It was high school lunch time, and as usual I showed up to the library's back room ready to game. We were starting new characters (AD&D 2nd Edition as we played at the time), so I figured most of the session would belong to character creation.
The DM was already there, so I sat down and got to rolling my stats.
"Don't worry about that," he said. "I've already done that for you."
Uh, pardon me? I thought. I'm all for DM authority, but surely if one part of the character creation process is sacrosanct, rolling your 3d6 for ability scores is it. Nevertheless, I sat there like a spineless jellyfish and accepted this violation, and the other guy playing did likewise.
"Just tell me what order you want them in, highest to lowest," he continued. I was all set on playing a ranger, so I went with Strength, Constitution, Wisdom, and whatever else those guys needed to qualify. The DM started assigning these numbers in secret, then he started talking. "Okay, you're really strong and healthy, and rather wise. Your intelligence is about average, as is your agility and hand-eye coordination. You don't have many friends, though - people don't like you for some reason."*
Okay. So I didn't know my stats. I knew I was a human ranger, and I was allowed to buy my own equipment, but as far as the concrete numbers and game mechanics went I had only vague descriptions to go on. Sort of like real life, I had a rough idea of how good I was at stuff.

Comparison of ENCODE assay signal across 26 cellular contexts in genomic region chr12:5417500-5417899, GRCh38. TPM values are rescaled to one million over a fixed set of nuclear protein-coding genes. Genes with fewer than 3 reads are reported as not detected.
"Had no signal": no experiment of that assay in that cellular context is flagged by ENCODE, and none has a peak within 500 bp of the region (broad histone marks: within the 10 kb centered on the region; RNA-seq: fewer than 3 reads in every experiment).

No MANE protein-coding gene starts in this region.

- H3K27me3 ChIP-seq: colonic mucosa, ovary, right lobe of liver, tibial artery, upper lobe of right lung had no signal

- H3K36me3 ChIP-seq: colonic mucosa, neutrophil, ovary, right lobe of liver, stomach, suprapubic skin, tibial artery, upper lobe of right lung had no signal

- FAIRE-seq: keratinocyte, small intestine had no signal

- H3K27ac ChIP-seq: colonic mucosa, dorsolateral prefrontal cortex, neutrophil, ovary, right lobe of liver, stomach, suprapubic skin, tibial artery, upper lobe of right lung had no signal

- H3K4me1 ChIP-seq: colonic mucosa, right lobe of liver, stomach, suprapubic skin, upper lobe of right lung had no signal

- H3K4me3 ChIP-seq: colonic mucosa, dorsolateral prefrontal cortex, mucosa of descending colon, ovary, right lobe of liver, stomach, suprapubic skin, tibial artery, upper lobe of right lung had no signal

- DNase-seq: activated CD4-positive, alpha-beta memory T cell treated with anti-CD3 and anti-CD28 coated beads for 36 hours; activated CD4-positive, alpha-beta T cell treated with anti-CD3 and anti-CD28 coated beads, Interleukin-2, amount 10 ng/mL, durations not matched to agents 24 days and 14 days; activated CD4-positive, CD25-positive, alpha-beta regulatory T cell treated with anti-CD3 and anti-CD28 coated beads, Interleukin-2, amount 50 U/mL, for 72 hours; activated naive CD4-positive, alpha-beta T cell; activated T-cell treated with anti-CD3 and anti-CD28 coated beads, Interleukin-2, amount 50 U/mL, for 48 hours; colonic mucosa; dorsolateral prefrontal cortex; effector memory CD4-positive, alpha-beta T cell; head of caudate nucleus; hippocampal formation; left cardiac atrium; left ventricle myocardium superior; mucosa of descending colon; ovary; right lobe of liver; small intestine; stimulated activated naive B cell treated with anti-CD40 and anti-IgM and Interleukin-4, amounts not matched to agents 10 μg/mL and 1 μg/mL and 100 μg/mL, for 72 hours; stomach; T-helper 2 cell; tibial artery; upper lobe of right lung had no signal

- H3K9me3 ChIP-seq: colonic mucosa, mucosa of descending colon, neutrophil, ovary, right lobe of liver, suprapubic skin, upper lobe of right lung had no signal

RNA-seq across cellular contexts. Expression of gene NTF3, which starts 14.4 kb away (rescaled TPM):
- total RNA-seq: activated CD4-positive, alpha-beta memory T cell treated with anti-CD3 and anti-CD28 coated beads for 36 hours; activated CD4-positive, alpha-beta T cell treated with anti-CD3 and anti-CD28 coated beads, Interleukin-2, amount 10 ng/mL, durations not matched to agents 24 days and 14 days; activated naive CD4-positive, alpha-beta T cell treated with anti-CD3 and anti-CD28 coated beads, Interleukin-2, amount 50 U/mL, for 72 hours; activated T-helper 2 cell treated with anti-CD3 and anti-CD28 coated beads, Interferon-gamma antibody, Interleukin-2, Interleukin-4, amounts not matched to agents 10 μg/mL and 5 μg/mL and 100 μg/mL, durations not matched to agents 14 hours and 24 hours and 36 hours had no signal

So the other player and I ventured into the dungeon, and there was an actual genuine sense of fear and the unknown. We were pretty reckless hack-mongers in those days, as high-school students tend to be. So when the goblins showed up, we normally would have waded in and kicked ass. But a funny thing happened - without the security of knowing the math, we got cautious. My ranger refused to enter melee, and spent the entire battle keeping out of range and peppering the goblins with arrows. We treated combat like it was potentially deadly, not like a grand old bit of fun.
I can't remember the rest of the game (I'm betting that lunchtime ended and we never went back to it) but the experience has stayed with me. There was something really scary about not knowing the numbers. When you get hit by a spear and the DM tells you that you are "lightly wounded" what does that even mean? How many hit points do I have left? You don't know. You could have 1 hit point to begin with and feel as fit as a fiddle, and you'll never know that you'll be unconscious and dying the first time you get hit.
There's a lot to be said for this as a gaming experiment, but it's not going to work in all groups and all systems. I wouldn't want to try it with more than four players, and I certainly wouldn't want to apply it to rules heavy games like D&D 3e or 4e. 2e was about the right level of simplicity for the DM to manage it.
So if your players are getting a bit cocky, know everything in the Monster Manual, and don't treat their adventuring as a dangerous activity - try taking their character sheets away. There is security in knowing the math, and fear in uncertainty - take away the numbers and see what happens.
* My memory is vague, and I'm making this up. So if that description doesn't match the ability score requirements for a Ranger, it's only because I don't have a Player's Handbook in front of me.